IT'S EASTER, CHLOE ZOE! by Jane Smith
CHILDREN'S AND TEEN
Released: Feb. 1, 2016

"A pleasant but not groundbreaking effort, with a cute, yellow elephant leading the charge. (Picture book. 3-6)"
An anthropomorphic elephant girl named Chloe Zoe attends an Easter egg hunt with her two best friends and learns a lesson about sharing. Read full book review >
MOM, THERE'S A BEAR AT THE DOOR by Sabine Lipan
CHILDREN'S AND TEEN
Released: Feb. 1, 2016

"Verbal and visual humor abound. (Picture book. 4-7)"
A bear, a mother, and her child have lively two-way conversations. Read full book review >

NOT ME! by Valeri Gorbachev
CHILDREN'S AND TEEN
Released: Feb. 1, 2016

"An early reader that kids will want to befriend. (Early reader. 5-7)"
In an odd-couple pairing of Bear and Chipmunk, only one friend is truly happy to spend the day at the beach. Read full book review >
ABC PASSOVER HUNT by Tilda Balsley
CHILDREN'S AND TEEN
Released: Feb. 1, 2016

"A mildly stimulating and challenging exploration of the holiday. (author's note, answer key) (Picture book/religion. 5-8)"
An alphabet book employs a series of riddles and puzzles to engage children in the recognition of the various aspects of the Passover holiday. Read full book review >
A PLACE FOR ELIJAH by Kelly Easton Ruben
CHILDREN'S AND TEEN
Released: Feb. 1, 2016

"A sweet Pesach indeed. (afterword) (Picture book. 5-9)"
Everyone is welcome at the Seder table, but will there be a seat for the Prophet Elijah? Read full book review >

NOT FOR ALL THE HAMANTASCHEN IN TOWN by Laura Aron Milhander
CHILDREN'S AND TEEN
Released: Feb. 1, 2016

"Irksome and even a bit dimwitted. (recipe, author's note, glossary) (Picture book. 3-5)"
The three little pigs of fairy-tale fame attend a Purim carnival and once again outwit the big bad wolf. Read full book review >
GUESS WHO'S HIDING ON THE FARM? by Ashley Rideout
CHILDREN'S AND TEEN
Released: Feb. 1, 2016

"The back-of-the-book blurb declares that it's 'an awesome game'; just saying something's awesome doesn't make it so. (Board book. 1-3)"
A barnyard seek-and-find for toddlers. Read full book review >
BIG CAT by Ethan Long
by Ethan Long, illustrated by Ethan Long
CHILDREN'S AND TEEN
Released: Feb. 1, 2016

"Big Cat's expressive antics offer success for children just starting their reading journeys. (Early reader. 4-8)"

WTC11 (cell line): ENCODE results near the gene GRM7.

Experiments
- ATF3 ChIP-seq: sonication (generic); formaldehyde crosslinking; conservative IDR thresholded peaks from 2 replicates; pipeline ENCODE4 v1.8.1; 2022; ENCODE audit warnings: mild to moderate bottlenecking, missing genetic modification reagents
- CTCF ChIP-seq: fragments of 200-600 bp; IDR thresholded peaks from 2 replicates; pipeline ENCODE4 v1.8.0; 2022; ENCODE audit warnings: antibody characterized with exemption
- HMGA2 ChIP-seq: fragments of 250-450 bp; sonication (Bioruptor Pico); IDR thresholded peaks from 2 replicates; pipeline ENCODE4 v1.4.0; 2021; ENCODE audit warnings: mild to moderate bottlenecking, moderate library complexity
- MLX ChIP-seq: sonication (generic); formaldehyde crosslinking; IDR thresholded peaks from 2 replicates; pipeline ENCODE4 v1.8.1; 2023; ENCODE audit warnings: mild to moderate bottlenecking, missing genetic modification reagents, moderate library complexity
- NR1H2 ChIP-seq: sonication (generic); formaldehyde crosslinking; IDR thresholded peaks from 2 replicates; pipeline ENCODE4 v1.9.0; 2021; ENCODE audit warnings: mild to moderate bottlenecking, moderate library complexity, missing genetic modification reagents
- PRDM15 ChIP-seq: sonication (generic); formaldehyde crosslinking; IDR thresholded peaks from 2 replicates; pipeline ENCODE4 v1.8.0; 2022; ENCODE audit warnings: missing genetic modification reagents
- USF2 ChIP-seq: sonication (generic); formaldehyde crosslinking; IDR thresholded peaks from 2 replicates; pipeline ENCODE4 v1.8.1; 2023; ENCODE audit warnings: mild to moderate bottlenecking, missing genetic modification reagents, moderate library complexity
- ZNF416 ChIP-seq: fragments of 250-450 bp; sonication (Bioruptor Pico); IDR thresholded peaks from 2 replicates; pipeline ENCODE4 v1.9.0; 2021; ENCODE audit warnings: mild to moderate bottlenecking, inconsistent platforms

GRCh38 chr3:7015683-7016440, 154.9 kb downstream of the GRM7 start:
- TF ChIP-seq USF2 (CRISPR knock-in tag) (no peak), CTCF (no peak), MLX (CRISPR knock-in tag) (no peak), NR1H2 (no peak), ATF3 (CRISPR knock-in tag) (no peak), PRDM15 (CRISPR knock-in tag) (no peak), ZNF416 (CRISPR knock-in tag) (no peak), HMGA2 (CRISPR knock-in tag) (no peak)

The patient and long-suffering orange tabby Big Cat is an ideal companion for beginning readers. Read full book review >
CHILDREN'S AND TEEN
Released: Feb. 1, 2016

"Poetic and informative, a breath of fresh air in the too-often-contrived world of bilingual books. (author notes, glossaries, author's sources) (Bilingual informational picture book. 5-9)"
By means of the alphabet, this bilingual book introduces the cloud forest habitat of the olinguito, a recently discovered mammalian species from the Ecuadorean Andes. Read full book review >
THE DRAGON'S TOOTHACHE by Annie Besant
CHILDREN'S AND TEEN
Released: Feb. 1, 2016

"A whimsical quest, pure fun to read aloud, that may even remind kids to brush their teeth. (Picture book. 4-7)"
A resourceful narrator finds a way to alleviate a dragon's pain. Read full book review >
NATE LIKES TO SKATE by Bruce Degen
CHILDREN'S AND TEEN
Released: Feb. 1, 2016

"For a genuinely clever story about street skating, stick to the almost wordless classic Skates, by Ezra Jack Keats. For a nonpedantic beginning reader, Degen's offering works well enough. (Picture book/early reader. 4-7)"
Degen attempts the daunting task of writing a satisfying story using just 49 words and avoiding singsong rhymes. Read full book review >
I SEE AND SEE by Ted Lewin
by Ted Lewin, illustrated by Ted Lewin
CHILDREN'S AND TEEN
Released: Feb. 1, 2016

"A useful instructional addition for beginning readers who need to experience success. (Picture book/early reader. 3-6)"
The latest entry in the I Like to Read series involves very little reading. Read full book review >
Kirkus Interview
Michael Eric Dyson
February 2, 2016

In Michael Eric Dyson’s rich and nuanced book new book, The Black Presidency: Barack Obama and the Politics of Race in America, Dyson writes with passion and understanding about Barack Obama’s “sad and disappointing” performance regarding race and black concerns in his two terms in office. While race has defined his tenure, Obama has been “reluctant to take charge” and speak out candidly about the nation’s racial woes, determined to remain “not a black leader but a leader who is black.” Dyson cogently examines Obama’s speeches and statements on race, from his first presidential campaign through recent events—e.g., the Ferguson riots and the eulogy for the Rev. Clementa Pinckney in Charleston—noting that the president is careful not to raise the ire of whites and often chastises blacks for their moral failings. At his best, he spoke with “special urgency for black Americans” during the Ferguson crisis and was “at his blackest,” breaking free of constraints, in his “Amazing Grace” Charleston eulogy. Dyson writes here as a realistic, sometimes-angry supporter of the president. View video >